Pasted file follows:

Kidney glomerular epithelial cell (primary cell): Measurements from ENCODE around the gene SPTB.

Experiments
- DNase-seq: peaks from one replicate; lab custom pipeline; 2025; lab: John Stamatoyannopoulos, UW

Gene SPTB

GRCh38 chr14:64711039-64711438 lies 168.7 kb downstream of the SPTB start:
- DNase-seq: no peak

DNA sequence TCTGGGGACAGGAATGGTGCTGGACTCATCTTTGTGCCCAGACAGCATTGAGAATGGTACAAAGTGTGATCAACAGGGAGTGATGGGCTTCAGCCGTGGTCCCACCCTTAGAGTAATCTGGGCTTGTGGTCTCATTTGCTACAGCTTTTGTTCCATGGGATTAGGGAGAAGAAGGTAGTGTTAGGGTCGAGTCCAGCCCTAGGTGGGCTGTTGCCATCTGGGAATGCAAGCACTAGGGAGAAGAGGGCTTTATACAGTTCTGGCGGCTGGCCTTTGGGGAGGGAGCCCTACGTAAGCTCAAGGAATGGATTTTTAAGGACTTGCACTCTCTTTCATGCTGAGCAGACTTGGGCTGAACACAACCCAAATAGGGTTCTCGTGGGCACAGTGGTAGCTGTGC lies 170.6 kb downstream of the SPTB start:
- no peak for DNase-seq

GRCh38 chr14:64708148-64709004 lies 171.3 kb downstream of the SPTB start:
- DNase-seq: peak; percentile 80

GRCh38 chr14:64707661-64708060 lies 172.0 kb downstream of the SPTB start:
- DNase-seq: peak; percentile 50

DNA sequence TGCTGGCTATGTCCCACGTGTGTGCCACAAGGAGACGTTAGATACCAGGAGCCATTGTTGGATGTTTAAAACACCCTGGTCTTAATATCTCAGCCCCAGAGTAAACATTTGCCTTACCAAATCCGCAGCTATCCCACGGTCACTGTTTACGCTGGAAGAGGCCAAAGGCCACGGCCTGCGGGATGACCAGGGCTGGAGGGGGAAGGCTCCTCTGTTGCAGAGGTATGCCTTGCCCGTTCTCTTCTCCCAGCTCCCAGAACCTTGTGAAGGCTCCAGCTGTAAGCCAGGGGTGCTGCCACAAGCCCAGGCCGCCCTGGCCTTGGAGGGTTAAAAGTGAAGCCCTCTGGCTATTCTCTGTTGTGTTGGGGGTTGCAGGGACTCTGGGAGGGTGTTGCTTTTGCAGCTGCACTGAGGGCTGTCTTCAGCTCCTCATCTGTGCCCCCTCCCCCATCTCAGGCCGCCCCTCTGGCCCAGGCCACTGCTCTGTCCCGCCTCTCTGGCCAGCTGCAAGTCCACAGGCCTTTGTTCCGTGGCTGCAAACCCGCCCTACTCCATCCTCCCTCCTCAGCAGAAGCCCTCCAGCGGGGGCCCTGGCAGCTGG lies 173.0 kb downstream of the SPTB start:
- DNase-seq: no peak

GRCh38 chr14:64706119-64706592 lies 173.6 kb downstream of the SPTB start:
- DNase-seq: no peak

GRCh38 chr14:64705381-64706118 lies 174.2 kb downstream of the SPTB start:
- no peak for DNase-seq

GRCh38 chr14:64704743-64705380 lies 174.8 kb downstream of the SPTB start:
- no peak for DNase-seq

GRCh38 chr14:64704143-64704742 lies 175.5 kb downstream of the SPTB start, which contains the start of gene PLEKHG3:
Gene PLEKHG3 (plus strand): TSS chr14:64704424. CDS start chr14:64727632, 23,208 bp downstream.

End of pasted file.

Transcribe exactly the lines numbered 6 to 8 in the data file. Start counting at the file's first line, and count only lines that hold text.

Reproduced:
- DNase-seq: no peak

DNA sequence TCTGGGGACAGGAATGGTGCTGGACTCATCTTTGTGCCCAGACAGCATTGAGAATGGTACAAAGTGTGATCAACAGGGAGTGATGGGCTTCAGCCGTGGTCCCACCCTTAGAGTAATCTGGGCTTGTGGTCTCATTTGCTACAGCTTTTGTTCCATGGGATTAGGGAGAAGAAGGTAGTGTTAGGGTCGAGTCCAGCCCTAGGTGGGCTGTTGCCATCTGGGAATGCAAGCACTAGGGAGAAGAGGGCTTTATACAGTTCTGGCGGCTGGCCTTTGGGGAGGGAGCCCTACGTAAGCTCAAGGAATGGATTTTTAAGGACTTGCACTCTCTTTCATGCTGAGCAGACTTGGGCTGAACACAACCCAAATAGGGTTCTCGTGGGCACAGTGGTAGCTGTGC lies 170.6 kb downstream of the SPTB start:
- no peak for DNase-seq